Boy, the high school life really is hard…
A multi-thriller masquerading as a character drama, Blame is a supremely written, wild success that is helmed by a monumental force in Quinn Shephard, who not only commands the screen in front of the camera as a performer, but is also a commanding presence behind the camera, despite being just 20-years-old. This is an intoxicating experience about lust, desire, sexuality, longing, isolation, loneliness and the nature of consent between a student and a teacher.
Each and every character here much range, identity and complexity, to the point where the lines between good and bad become increasingly blurred and no one is innocent. Initially, you believe this is the story about two girls in Abigail and Melissa pitted against each other, with one being the innocent and the other being the stereotypical mean cheerleader. But as the film progresses, we realise these two central protagonists have far more compassion for each other than we thought originally. Their complex relationship and interactions are incredibly well-executed, and the way they change and evolve throughout the film’s run-time is fascinating to watch.
This is a tale full of twists and turns with the plants and payoffs woven seamlessly within the narrative and delivered in the most satisfying way, plus the parallels between this story and Arthur Miller’s The Crucible are perfectly fitting. Abigail’s relationship with her teacher Jeffrey is depicted in a very sympathetic and vulnerable way since the teacher doesn’t come across as the slimy senior preying on a hapless young girl. He’s trying to do the right thing throughout, but he gets close to her because there’s a mutual attraction. An emotional affair between two lonely souls. Chris Messina does a compelling job at conveying these complicated emotions on screen, which is commendable seeing as he has the toughest role in this film. Nadia Alexander is also fiercely dynamic in her showcase role as the seemingly villainous Melissa, tapping into various emotions that makes her such a complex character.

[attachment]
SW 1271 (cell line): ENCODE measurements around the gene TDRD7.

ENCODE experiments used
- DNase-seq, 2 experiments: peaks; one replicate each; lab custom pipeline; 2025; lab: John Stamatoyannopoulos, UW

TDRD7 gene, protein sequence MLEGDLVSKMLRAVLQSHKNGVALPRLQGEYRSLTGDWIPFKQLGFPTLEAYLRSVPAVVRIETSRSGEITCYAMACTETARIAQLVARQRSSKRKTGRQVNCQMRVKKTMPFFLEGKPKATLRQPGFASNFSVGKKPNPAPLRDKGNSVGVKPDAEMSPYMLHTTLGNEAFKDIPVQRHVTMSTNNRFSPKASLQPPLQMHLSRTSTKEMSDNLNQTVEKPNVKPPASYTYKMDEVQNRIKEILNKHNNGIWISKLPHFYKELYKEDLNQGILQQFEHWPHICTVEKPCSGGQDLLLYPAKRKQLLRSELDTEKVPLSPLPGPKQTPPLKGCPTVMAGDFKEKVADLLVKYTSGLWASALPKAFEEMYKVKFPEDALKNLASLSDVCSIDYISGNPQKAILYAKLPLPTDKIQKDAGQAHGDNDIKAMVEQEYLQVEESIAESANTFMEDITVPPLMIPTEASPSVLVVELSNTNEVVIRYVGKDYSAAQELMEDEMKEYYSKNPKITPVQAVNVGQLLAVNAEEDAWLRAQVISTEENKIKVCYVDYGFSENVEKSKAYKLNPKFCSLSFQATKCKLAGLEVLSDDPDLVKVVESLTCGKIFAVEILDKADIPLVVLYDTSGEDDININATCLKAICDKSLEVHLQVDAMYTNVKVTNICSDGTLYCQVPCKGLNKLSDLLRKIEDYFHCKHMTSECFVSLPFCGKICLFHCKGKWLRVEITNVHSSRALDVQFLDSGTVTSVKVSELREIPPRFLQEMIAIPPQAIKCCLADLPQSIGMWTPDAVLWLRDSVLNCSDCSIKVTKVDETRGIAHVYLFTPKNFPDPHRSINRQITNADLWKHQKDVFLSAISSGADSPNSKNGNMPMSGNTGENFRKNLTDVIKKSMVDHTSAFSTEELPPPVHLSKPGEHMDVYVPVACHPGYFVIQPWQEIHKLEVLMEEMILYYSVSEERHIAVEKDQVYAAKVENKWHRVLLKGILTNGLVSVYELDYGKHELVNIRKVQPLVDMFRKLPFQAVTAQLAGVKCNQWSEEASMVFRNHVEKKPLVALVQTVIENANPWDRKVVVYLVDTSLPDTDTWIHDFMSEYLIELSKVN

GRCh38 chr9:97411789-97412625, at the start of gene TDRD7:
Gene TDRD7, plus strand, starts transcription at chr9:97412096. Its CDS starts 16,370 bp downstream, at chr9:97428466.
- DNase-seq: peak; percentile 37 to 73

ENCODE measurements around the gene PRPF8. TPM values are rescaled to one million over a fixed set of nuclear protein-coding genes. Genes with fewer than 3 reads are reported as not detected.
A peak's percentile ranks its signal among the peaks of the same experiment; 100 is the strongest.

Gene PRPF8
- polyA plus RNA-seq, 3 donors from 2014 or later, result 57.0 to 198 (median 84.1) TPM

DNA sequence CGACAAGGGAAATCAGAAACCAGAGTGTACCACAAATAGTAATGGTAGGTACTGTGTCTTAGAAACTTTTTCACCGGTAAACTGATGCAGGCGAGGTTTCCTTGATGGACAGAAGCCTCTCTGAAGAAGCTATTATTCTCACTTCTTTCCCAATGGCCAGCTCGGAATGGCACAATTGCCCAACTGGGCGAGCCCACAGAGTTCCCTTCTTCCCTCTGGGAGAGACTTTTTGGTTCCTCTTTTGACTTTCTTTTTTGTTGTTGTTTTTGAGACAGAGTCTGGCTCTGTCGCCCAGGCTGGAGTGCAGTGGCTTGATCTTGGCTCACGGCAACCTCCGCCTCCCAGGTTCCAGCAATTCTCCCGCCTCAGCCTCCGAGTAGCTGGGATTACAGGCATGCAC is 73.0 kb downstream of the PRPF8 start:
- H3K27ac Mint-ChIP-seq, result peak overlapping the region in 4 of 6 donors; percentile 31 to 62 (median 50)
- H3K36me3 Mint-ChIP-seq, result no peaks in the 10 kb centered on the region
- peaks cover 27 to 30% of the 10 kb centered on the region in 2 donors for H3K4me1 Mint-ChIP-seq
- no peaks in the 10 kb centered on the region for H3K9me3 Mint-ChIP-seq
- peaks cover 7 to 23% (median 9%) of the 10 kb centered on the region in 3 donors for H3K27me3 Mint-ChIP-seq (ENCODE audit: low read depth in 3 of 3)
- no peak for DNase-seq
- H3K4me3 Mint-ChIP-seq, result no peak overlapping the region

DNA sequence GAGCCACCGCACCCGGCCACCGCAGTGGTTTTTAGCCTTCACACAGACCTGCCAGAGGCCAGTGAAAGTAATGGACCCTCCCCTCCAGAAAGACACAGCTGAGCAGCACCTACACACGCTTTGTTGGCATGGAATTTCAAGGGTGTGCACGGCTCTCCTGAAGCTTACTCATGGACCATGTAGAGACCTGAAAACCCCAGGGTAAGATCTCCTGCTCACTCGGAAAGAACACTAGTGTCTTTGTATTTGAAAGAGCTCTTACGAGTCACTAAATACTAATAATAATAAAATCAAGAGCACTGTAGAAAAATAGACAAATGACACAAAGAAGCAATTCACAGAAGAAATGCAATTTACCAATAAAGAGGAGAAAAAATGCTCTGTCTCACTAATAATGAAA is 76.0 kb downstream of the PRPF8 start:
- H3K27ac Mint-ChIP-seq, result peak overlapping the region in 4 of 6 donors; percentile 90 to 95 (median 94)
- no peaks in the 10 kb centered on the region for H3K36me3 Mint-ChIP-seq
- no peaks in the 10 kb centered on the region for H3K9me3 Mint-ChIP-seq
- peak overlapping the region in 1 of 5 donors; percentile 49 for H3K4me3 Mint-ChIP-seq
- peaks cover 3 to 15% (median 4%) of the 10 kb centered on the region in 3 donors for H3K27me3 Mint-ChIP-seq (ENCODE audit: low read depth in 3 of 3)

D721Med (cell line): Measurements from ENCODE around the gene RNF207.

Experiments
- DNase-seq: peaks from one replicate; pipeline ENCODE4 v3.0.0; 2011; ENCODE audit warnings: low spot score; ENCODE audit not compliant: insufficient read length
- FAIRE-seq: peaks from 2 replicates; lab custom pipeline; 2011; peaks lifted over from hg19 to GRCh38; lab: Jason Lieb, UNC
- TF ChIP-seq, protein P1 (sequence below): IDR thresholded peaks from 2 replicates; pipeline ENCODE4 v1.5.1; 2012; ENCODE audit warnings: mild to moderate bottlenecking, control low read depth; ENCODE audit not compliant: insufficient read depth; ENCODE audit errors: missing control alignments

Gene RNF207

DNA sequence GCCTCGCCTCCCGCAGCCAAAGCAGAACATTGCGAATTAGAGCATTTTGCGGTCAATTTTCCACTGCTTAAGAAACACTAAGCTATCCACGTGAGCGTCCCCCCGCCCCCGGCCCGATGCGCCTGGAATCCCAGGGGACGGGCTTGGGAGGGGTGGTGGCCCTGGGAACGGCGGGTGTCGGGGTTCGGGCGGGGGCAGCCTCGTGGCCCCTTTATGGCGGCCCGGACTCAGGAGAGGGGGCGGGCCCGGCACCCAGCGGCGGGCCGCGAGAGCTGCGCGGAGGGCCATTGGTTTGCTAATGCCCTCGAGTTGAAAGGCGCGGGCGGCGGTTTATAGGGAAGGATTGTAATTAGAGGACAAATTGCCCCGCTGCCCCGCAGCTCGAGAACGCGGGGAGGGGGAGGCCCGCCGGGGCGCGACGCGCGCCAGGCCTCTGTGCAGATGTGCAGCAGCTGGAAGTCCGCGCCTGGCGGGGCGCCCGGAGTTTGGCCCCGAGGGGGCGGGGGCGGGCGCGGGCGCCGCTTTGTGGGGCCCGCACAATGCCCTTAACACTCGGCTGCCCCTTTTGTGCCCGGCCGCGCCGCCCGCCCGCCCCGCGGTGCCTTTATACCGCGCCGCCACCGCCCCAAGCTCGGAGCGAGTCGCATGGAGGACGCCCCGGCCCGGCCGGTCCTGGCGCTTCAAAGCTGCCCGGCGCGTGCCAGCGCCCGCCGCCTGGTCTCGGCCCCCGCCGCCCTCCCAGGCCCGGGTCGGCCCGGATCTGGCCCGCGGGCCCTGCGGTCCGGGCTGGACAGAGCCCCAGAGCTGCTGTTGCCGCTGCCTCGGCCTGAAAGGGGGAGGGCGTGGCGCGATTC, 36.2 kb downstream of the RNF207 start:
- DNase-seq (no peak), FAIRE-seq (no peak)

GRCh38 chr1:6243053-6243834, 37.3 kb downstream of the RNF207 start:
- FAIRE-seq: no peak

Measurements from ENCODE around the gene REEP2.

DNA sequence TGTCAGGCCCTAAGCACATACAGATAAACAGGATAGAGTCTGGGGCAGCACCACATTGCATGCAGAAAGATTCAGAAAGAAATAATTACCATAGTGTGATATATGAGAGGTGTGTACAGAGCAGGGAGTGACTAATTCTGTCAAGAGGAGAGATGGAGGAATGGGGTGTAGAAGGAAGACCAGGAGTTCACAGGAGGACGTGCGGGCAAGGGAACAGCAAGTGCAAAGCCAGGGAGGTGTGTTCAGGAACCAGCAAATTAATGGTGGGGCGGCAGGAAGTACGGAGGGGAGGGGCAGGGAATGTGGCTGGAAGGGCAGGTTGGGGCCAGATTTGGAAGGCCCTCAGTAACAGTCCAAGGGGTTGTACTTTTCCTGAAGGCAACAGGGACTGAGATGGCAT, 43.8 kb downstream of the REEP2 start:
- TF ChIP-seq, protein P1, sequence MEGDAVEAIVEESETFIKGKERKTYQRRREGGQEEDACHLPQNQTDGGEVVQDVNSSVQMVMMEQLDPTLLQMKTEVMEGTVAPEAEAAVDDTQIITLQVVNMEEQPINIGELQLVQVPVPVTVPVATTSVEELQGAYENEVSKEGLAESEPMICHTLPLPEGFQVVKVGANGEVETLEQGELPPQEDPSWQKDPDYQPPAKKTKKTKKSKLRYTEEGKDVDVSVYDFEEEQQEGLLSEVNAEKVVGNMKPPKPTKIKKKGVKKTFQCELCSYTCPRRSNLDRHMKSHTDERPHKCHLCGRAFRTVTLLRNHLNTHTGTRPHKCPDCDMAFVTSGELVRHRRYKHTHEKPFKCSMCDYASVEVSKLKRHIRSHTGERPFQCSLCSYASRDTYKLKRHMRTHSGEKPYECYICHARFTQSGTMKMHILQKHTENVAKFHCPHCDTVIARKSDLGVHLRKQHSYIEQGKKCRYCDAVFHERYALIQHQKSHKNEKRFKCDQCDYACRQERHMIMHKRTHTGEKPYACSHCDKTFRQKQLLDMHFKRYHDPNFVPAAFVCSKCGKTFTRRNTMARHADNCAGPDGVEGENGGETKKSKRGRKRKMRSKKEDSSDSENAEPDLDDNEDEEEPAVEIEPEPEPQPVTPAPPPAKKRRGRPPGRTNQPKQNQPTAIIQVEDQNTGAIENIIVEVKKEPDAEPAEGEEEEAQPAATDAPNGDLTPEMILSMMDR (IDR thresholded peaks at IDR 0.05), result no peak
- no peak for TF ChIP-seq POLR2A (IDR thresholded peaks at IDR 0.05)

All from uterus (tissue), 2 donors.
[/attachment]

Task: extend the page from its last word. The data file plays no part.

However, the real champion here is Quinn Shephard herself, who gives a very daring and brave performance that’s full of maturity, nuance and unpredictability far beyond her years. But it’s not just through her amazing acting where she excels, but also through astonishing prowess behind the camera. She proves to be a sufficiently competent director, a highly efficient writer and producer (Quinn co-wrote and co-produced the movie with her mother Laurie Shephard), as well as a skilled editor and songwriter. Quinn carries the weight and burden of the film on her shoulders, and she emerges triumphant by the end, the story behind this film a fascinating one. Being drawn to The Crucible when she was young, Shephard wrote a rough draft of the story while she was still in high school, and for several years, developed the story and refined it to its truest form. By the time it came to making the film, Quinn ended up having to finance the entire production herself through her saved-up college fund with extra help and support from her parents since her initial financier mysteriously dropped out after just one week into production, plus it was shot in just 19 days!
It’s an accomplishing feat from Quinn, faced against seemingly unforeseeable odds and emerging triumphant by the end. At such a young age, she has managed to craft a bold debut feature that tackles very mature themes and ideas, boasts very credible performances, and hopefully, proves to be the perfect catapult that launches Shephard to greater things as both a performer and as a filmmaker. Having already proved to be a powerful, daring force in this (as well as in her glorified cameo in this year’s The Miseducation of Cameron Post), it’s quite clear that Quinn Shephard is a name to watch out for in the near future.
Dir: Quinn Shephard
Prd: Quinn Shephard, Laurie Shephard
Scr: Quinn Shephard, Laurie Shephard
Starring: Quinn Shephard, Nadia Alexander, Tate Donovan, Chris Messina, Sarah Mezzanotte, Tessa Albertson
DOP: Aaron Kovalchik
Music: Peter Henry Phillips
Runtime: 100 mins